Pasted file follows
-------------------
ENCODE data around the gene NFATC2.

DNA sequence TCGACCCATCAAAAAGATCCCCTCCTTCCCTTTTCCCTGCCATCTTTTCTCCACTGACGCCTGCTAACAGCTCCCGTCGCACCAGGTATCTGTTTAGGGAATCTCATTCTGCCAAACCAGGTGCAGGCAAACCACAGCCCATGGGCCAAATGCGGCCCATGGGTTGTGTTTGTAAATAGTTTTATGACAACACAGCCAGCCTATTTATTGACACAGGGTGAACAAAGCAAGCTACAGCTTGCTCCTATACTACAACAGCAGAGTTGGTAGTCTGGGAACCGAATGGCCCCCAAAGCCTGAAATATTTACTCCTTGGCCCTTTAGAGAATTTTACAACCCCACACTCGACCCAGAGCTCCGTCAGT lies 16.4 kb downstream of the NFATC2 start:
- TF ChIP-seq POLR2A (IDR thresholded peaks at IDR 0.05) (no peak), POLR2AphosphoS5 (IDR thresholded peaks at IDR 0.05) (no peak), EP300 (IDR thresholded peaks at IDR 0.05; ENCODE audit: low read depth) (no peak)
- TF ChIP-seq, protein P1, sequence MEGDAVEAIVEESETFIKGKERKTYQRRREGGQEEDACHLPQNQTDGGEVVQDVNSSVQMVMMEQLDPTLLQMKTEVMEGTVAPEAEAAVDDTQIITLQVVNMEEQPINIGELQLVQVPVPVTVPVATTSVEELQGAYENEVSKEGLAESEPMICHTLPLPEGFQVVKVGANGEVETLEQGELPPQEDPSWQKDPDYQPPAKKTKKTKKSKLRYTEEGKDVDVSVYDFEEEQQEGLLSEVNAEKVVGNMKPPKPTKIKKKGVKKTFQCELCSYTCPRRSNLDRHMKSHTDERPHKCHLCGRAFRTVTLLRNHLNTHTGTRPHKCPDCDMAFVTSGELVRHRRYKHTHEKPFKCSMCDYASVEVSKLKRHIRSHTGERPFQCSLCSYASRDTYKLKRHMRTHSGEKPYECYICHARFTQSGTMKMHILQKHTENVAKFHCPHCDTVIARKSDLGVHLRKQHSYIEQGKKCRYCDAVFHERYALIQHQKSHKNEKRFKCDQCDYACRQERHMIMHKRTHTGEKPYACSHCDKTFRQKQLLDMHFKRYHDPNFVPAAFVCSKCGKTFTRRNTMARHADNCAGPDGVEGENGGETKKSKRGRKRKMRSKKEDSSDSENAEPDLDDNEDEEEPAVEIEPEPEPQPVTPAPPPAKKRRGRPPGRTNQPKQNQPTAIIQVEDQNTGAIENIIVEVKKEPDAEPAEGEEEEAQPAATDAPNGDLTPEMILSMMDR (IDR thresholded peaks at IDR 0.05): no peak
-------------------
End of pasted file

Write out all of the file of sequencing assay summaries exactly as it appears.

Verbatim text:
ENCODE data around the gene NFATC2.

DNA sequence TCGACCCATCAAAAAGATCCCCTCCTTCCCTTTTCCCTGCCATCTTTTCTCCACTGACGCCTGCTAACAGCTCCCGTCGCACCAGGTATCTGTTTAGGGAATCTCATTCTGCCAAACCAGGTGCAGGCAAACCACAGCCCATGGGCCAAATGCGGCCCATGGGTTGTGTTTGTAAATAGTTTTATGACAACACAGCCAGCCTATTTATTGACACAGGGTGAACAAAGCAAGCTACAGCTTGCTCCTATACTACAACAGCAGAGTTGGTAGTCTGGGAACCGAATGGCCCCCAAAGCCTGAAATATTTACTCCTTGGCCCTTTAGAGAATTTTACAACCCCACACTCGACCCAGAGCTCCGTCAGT lies 16.4 kb downstream of the NFATC2 start:
- TF ChIP-seq POLR2A (IDR thresholded peaks at IDR 0.05) (no peak), POLR2AphosphoS5 (IDR thresholded peaks at IDR 0.05) (no peak), EP300 (IDR thresholded peaks at IDR 0.05; ENCODE audit: low read depth) (no peak)
- TF ChIP-seq, protein P1, sequence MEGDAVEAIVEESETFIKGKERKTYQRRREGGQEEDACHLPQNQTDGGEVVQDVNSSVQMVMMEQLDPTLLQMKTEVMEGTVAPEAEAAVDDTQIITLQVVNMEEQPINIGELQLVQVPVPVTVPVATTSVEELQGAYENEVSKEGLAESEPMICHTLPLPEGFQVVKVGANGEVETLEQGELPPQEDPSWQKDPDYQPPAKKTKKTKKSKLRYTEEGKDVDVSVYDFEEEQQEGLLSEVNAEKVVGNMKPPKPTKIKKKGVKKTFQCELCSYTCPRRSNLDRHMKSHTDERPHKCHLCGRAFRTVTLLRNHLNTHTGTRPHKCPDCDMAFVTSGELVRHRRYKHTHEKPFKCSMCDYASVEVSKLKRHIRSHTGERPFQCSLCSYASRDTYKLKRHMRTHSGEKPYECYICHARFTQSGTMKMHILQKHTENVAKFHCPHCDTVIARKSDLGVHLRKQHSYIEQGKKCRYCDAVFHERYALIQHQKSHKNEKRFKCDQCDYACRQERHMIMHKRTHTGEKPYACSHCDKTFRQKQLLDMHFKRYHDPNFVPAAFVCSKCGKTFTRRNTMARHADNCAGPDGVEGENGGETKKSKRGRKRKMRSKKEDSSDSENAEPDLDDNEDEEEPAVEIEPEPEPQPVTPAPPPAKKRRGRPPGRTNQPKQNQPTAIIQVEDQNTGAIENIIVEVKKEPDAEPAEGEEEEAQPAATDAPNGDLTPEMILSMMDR (IDR thresholded peaks at IDR 0.05): no peak